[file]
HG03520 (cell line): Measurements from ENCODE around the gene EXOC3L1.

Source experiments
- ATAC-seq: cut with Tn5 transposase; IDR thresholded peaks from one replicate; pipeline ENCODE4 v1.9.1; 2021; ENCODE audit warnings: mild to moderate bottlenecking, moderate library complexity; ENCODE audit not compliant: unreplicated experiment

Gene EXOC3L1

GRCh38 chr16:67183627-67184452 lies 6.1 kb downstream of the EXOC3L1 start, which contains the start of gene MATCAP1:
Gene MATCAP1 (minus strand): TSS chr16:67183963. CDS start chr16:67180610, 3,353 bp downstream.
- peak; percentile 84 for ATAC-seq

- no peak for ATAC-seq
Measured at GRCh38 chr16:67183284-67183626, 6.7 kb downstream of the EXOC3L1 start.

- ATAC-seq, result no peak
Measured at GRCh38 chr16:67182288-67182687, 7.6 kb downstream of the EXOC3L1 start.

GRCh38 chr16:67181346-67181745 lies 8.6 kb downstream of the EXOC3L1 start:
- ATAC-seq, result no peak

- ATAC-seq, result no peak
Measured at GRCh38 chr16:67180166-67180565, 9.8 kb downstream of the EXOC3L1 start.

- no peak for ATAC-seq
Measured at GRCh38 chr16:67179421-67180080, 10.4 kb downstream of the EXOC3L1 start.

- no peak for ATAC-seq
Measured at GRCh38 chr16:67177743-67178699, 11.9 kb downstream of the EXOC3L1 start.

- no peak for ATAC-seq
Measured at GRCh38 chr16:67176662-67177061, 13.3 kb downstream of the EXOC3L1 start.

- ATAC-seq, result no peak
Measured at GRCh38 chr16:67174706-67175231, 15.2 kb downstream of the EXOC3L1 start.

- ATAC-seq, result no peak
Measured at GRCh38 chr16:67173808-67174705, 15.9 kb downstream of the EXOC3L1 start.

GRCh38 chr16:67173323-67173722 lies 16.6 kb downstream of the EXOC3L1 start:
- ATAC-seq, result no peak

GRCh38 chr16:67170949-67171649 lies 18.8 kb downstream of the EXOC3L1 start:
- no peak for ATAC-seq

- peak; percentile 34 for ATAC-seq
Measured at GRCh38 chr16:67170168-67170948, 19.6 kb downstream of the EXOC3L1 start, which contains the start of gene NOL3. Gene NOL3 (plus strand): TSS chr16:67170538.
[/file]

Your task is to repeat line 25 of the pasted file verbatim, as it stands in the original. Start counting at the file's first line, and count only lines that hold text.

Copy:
Measured at GRCh38 chr16:67173808-67174705, 15.9 kb downstream of the EXOC3L1 start.